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Lord Burnham: My Lords, I thank the noble Lord for giving way. I was in no way suggesting that small firms should not be subject to the same considerations. I refer to their ability to handle this procedure. If there were a simpler method, that would be more satisfactory.

Lord Haskel: My Lords, I am sure that the noble Lord's remarks will be taken into account by ACAS when preparing its scheme for arbitration and simple procedure. Fundamentally this Bill does not affect the rights of employees but it tries to improve the system for resolving disputes at work. We stand for trust, partnership and co-operation and not confrontation. My noble friend Lady Turner was concerned about

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flexibility and effects on family life. We believe in real flexibility in the workplace and in trying to make it easier to resolve disputes, not make it easier to sack people. This Bill makes a positive contribution to the resolution of disputes. I hope that it will gain the support that it deserves from your Lordships' House.

1.12 p.m.

Lord Archer of Sandwell: My Lords, it is customary at this stage in a debate to thank all noble Lords who have participated. That I do with complete sincerity. I am most grateful for the suggestions which have been made and for the general and generous support which the Bill has received. I am particularly reassured by the support it has received from the Front Benches on the part of the three noble Lords who have spoken from that position.

As my noble friend Lord Wedderburn said, I never claimed that the Bill is perfect. That is an easy renunciation on my part because I do not claim credit for drafting it. I therefore escape any of the blame which may arise.

I commend the Bill for the reasons which some of your Lordships have given. I refer in particular to the backlog spoken of by my noble friend Lord Wedderburn, who said that it arose largely from the proliferation of new rights which had been given for all the right reasons. One of the spin-offs, necessarily, is a burden on tribunals and, consequently, a backlog. My noble friend Lady Turner spoke of a period of destabilised employment giving rise to more claims. However, my noble friend Lord Gladwin emphasised that the purpose of the Bill is to get rid of the backlog, which must be in the interests of all who use industrial tribunals.

I have been warned of the wrath to come in Committee. I suspect that it will be wrath of a fairly gentle nature. I do not think that it helps if I try to anticipate all our Committee debates. I was asked about the arbitration proposals. My noble friend Lord McCarthy asked why there should be arbitration at all. That point was echoed by the noble Lord, Lord Thomas. Is it not better to do the whole thing in public? Surely, wherever possible, our system of justice should hold its proceedings in public so we can all see what is happening and we have a system of precedents which we can consult. Normally I would agree with that. But, as my noble friend Lord Haskel said, it is not proposed that industrial tribunals should be abolished and replaced totally by arbitration. That will be one other option in what the parties consider to be appropriate cases. The noble Lord, Lord Thomas, said that what was being suggested was intended only to divert cases from industrial tribunals. That is exactly the case. Why that should be regarded as a condemnation of the proposal escapes me for the moment. No doubt in our subsequent debates the argument will be developed.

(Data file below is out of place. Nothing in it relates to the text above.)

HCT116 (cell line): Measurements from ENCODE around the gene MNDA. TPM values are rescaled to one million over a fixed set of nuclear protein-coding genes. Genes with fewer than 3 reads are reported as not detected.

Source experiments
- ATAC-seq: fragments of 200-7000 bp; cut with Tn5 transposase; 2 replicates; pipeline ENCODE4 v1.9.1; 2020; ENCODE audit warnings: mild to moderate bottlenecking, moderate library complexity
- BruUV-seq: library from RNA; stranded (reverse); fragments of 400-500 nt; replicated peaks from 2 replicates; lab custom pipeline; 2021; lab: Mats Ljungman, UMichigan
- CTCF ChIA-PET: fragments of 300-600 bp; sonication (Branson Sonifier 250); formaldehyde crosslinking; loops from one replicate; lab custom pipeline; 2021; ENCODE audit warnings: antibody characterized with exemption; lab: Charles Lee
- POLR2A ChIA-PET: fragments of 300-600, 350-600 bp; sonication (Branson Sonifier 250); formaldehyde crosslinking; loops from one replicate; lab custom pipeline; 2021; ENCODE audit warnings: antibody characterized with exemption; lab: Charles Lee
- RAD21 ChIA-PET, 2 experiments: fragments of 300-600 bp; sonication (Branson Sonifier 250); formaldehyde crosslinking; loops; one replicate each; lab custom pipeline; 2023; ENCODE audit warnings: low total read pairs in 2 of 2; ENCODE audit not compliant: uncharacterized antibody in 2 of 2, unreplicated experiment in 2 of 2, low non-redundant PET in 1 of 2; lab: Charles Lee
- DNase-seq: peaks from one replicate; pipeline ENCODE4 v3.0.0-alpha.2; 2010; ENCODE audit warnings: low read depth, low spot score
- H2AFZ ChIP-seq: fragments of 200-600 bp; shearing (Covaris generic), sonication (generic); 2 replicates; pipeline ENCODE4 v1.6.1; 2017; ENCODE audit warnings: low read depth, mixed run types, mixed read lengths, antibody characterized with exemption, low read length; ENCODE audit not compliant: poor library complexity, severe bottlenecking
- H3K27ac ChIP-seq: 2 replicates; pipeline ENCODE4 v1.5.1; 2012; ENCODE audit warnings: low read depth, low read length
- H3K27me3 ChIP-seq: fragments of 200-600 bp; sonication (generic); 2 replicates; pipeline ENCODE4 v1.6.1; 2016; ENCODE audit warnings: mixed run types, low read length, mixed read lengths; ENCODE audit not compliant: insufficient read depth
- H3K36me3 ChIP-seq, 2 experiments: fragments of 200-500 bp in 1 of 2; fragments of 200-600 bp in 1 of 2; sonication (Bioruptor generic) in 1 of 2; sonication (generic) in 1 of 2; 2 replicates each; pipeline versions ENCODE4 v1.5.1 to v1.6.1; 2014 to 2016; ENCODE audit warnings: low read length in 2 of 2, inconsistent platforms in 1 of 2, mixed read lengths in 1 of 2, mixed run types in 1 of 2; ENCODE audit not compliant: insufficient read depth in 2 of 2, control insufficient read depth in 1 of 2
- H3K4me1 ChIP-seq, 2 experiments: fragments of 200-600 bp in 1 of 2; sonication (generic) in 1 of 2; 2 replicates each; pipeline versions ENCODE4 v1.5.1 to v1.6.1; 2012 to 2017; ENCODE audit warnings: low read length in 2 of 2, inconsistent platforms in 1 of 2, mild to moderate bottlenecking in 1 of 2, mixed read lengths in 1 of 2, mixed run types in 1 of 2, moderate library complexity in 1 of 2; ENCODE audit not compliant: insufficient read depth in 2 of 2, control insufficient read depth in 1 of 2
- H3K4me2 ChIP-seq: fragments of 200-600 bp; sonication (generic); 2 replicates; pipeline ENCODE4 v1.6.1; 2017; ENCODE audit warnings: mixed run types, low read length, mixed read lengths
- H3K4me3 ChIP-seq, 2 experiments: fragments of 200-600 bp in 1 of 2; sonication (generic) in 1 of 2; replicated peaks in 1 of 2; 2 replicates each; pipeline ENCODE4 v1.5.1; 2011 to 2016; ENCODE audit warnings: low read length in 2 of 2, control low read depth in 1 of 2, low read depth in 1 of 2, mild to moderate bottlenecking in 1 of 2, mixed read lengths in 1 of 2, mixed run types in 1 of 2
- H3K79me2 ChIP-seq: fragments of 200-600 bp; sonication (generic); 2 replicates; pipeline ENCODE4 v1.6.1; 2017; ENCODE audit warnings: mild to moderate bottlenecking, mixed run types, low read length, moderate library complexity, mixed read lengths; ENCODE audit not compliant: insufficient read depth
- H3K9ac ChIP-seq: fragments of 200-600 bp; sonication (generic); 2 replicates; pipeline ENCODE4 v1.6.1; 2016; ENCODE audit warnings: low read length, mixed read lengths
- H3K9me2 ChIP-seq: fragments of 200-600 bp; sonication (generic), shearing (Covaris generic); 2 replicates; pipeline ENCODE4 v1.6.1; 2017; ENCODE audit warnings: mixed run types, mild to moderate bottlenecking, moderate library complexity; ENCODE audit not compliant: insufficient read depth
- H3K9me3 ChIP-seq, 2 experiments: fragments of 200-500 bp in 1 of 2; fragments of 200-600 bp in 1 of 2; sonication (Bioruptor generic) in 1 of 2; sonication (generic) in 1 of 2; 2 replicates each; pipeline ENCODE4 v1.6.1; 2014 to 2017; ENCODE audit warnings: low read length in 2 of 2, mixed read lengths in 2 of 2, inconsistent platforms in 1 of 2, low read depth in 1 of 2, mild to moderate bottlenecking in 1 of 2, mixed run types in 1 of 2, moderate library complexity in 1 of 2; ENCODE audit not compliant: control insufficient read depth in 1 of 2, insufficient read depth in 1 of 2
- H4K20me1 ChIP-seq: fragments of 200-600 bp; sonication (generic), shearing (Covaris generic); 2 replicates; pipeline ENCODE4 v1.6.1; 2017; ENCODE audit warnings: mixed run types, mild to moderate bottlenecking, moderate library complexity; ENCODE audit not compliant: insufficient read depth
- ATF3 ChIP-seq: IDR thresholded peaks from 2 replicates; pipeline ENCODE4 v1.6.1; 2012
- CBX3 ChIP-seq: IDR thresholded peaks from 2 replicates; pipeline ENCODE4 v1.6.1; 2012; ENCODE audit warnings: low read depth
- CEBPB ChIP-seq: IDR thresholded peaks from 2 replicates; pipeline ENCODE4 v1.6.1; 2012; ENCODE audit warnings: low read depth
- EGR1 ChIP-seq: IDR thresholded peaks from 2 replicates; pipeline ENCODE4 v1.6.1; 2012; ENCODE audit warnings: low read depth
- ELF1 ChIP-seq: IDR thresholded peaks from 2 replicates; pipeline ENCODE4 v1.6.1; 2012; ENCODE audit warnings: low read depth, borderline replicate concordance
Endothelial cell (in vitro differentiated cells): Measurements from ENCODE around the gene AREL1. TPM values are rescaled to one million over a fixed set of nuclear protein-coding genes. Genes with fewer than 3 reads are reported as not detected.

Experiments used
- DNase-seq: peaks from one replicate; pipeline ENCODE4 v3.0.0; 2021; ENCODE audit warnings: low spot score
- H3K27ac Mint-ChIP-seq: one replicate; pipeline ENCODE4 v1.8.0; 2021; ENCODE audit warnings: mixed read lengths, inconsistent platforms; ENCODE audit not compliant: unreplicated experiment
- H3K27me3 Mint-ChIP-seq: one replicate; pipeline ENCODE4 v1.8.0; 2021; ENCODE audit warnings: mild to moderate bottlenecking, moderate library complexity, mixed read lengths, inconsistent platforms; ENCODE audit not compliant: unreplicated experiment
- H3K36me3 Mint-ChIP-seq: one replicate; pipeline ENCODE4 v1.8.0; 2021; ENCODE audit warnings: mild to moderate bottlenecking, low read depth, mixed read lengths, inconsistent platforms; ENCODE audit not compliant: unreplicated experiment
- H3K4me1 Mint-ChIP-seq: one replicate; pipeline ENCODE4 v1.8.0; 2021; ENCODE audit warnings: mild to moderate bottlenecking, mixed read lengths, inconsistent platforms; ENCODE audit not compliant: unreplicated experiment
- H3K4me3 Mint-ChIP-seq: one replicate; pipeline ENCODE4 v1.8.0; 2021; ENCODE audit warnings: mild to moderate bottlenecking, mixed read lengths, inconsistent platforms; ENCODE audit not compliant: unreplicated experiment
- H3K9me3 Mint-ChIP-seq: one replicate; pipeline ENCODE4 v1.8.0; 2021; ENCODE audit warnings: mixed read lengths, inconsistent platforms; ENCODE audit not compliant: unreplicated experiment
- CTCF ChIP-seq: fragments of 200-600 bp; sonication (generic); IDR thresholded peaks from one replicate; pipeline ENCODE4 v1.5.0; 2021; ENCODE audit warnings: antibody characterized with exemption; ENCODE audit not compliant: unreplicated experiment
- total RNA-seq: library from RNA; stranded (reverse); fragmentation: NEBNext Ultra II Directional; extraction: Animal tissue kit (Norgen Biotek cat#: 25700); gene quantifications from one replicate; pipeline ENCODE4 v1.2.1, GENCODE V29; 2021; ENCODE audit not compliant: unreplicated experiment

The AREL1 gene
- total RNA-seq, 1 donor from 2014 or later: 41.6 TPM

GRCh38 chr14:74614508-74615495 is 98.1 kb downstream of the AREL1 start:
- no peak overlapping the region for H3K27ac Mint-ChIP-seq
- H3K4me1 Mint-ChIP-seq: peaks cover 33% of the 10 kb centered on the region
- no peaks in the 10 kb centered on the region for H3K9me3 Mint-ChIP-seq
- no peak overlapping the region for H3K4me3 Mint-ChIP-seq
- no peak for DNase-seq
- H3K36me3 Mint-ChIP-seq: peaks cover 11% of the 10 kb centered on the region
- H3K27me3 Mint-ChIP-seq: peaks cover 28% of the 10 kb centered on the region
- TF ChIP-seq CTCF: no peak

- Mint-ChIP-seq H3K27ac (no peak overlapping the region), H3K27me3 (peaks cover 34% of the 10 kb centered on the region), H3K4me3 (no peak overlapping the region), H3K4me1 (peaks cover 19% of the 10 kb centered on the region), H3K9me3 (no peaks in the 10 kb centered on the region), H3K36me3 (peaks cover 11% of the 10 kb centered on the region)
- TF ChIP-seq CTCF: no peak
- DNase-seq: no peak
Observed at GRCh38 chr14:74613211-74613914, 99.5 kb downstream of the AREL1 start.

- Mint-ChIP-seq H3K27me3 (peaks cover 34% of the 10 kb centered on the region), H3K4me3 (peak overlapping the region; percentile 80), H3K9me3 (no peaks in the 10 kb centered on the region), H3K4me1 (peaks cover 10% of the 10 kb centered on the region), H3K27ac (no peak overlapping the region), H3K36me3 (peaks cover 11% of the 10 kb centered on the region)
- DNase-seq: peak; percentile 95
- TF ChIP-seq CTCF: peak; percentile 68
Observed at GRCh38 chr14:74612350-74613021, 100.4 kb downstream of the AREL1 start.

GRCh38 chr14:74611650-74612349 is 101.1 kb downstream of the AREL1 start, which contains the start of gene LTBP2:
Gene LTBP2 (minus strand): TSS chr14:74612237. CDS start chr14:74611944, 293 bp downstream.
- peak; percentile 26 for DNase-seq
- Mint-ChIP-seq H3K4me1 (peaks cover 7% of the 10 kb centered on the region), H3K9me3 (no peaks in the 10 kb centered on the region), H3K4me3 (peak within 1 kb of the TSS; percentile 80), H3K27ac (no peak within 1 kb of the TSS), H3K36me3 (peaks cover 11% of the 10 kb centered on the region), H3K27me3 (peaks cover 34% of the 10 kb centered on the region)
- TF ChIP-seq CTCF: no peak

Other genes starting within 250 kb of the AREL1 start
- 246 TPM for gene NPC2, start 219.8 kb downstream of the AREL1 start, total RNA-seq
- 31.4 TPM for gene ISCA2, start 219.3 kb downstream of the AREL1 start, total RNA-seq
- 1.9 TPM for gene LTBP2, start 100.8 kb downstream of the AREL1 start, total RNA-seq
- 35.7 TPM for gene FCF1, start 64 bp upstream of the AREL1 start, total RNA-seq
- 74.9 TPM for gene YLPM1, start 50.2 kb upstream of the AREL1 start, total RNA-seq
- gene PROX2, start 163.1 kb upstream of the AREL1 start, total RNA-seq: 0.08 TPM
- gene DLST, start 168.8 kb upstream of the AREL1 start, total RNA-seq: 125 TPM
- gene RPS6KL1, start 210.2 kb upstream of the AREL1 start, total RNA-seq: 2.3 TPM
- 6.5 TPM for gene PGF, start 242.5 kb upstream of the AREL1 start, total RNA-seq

It may be possible to frame arbitration in such a way that one eliminates those issues which--because we have printed forms--necessarily confront industrial tribunals. That may save a lot of time. I agree with the noble Lord, Lord Burnham, that speed in itself is not a

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disadvantage; it is a positive advantage for the parties. When one is asked--it was a question put by my noble friend Lord McCarthy--what is the inducement for employees to adopt this procedure, the obvious answer is speed.

The noble Lord, Lord Thomas, surprised me as he almost suggested that speed was to be deplored and that leisurely proceedings should be embraced for their own sake. He drew a picture of leisurely cross-examination at great length by fat cat lawyers or whoever, as though this was--

Lord Thomas of Gresford: My Lords, I never believe in lengthy cross-examination. I do not even believe in fat cat lawyers, if it comes to that. I do not think that the noble and learned Lord quite understood what I was trying to say. I am not suggesting that the proceedings should not be as speedy as possible, but that there should be full consideration. I am concerned that too much haste means that a person feels he does not have his day in court.

Lord Archer of Sandwell: My Lords, I say at once that I would never dream of suggesting that the noble Lord practises unduly lengthy cross-examination. I know from his reputation that that would be totally false. However, I gained the impression at one stage that he rather thought that leisurely proceedings were to be embraced for their own sake. Of course proceedings should take the time which is required for justice. However, if that can be done by arbitration in a suitable case I should have thought that might commend itself to employees.

Lord McCarthy: My Lords, I never said that there should not be arbitration, and I never said that there should not be speed. What I am trying to get the noble and learned Lord to say--and what I have tried to get the Government to say, without success--is whether some additional incentives will be included to improve arbitration so that we obtain more than speed; we obtain justice.

Lord Archer of Sandwell: My Lords my noble friend has anticipated what would have been my next sentence. I was going to pick up the point which he made; namely, the more incentives we can include, the better. I wholly support that idea. If the noble Lord has any proposals to make, as far as I am concerned at least, there will be an open ear. I gather that there will also be an open ear on the part of my noble friend Lord Haskel.

My noble friend Lord McCarthy then asked the converse question: what happens if people are pressured to adopt arbitration? That is a question which can be asked in relation to almost any option which one gives. What happens if undue pressure is put upon people to take one course rather than another? I am not sure that one can ever say that any course is pressure proof. However, if we can think of ways of resisting pressure that can lead only to improvements in the Bill.